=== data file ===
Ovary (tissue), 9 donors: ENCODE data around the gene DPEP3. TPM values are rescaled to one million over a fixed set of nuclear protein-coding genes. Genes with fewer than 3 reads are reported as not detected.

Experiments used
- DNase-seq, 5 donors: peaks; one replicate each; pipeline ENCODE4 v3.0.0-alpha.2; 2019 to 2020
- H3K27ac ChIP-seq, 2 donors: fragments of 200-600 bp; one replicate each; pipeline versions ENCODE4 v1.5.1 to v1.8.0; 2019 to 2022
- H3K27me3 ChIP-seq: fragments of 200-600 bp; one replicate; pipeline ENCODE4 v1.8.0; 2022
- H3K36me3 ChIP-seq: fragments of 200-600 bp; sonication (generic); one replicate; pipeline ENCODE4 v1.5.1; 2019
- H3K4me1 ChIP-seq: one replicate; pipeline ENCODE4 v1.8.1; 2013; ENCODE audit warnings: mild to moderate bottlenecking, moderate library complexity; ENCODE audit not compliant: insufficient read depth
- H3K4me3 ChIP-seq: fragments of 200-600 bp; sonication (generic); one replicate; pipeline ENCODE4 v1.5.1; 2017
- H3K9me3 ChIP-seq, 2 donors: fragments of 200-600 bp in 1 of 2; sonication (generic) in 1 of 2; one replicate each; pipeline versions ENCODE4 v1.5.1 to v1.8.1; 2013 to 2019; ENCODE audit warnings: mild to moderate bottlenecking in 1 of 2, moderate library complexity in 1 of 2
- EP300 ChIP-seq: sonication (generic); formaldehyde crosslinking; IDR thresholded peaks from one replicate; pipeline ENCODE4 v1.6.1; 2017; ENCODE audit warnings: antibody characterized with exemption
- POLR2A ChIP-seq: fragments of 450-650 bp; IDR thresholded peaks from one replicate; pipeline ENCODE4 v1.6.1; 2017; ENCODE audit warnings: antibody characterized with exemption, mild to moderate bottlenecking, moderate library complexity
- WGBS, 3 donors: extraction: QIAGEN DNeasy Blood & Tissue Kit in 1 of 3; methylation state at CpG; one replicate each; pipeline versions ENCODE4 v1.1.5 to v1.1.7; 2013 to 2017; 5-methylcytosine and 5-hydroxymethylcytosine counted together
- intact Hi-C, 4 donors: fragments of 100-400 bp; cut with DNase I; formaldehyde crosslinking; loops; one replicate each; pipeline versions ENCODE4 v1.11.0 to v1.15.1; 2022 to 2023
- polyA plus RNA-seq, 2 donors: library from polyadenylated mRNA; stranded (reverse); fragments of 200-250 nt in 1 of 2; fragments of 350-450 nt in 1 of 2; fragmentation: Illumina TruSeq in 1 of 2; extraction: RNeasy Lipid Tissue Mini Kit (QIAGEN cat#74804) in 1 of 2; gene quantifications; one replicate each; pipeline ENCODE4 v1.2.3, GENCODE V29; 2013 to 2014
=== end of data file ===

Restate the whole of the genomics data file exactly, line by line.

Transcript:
Ovary (tissue), 9 donors: ENCODE data around the gene DPEP3. TPM values are rescaled to one million over a fixed set of nuclear protein-coding genes. Genes with fewer than 3 reads are reported as not detected.

Experiments used
- DNase-seq, 5 donors: peaks; one replicate each; pipeline ENCODE4 v3.0.0-alpha.2; 2019 to 2020
- H3K27ac ChIP-seq, 2 donors: fragments of 200-600 bp; one replicate each; pipeline versions ENCODE4 v1.5.1 to v1.8.0; 2019 to 2022
- H3K27me3 ChIP-seq: fragments of 200-600 bp; one replicate; pipeline ENCODE4 v1.8.0; 2022
- H3K36me3 ChIP-seq: fragments of 200-600 bp; sonication (generic); one replicate; pipeline ENCODE4 v1.5.1; 2019
- H3K4me1 ChIP-seq: one replicate; pipeline ENCODE4 v1.8.1; 2013; ENCODE audit warnings: mild to moderate bottlenecking, moderate library complexity; ENCODE audit not compliant: insufficient read depth
- H3K4me3 ChIP-seq: fragments of 200-600 bp; sonication (generic); one replicate; pipeline ENCODE4 v1.5.1; 2017
- H3K9me3 ChIP-seq, 2 donors: fragments of 200-600 bp in 1 of 2; sonication (generic) in 1 of 2; one replicate each; pipeline versions ENCODE4 v1.5.1 to v1.8.1; 2013 to 2019; ENCODE audit warnings: mild to moderate bottlenecking in 1 of 2, moderate library complexity in 1 of 2
- EP300 ChIP-seq: sonication (generic); formaldehyde crosslinking; IDR thresholded peaks from one replicate; pipeline ENCODE4 v1.6.1; 2017; ENCODE audit warnings: antibody characterized with exemption
- POLR2A ChIP-seq: fragments of 450-650 bp; IDR thresholded peaks from one replicate; pipeline ENCODE4 v1.6.1; 2017; ENCODE audit warnings: antibody characterized with exemption, mild to moderate bottlenecking, moderate library complexity
- WGBS, 3 donors: extraction: QIAGEN DNeasy Blood & Tissue Kit in 1 of 3; methylation state at CpG; one replicate each; pipeline versions ENCODE4 v1.1.5 to v1.1.7; 2013 to 2017; 5-methylcytosine and 5-hydroxymethylcytosine counted together
- intact Hi-C, 4 donors: fragments of 100-400 bp; cut with DNase I; formaldehyde crosslinking; loops; one replicate each; pipeline versions ENCODE4 v1.11.0 to v1.15.1; 2022 to 2023
- polyA plus RNA-seq, 2 donors: library from polyadenylated mRNA; stranded (reverse); fragments of 200-250 nt in 1 of 2; fragments of 350-450 nt in 1 of 2; fragmentation: Illumina TruSeq in 1 of 2; extraction: RNeasy Lipid Tissue Mini Kit (QIAGEN cat#74804) in 1 of 2; gene quantifications; one replicate each; pipeline ENCODE4 v1.2.3, GENCODE V29; 2013 to 2014